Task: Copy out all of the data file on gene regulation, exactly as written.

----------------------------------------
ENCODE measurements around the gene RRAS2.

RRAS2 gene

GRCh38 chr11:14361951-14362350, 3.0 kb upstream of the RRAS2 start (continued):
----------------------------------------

ENCODE measurements around the gene RRAS2.

RRAS2 gene

GRCh38 chr11:14361951-14362350, 3.0 kb upstream of the RRAS2 start (continued):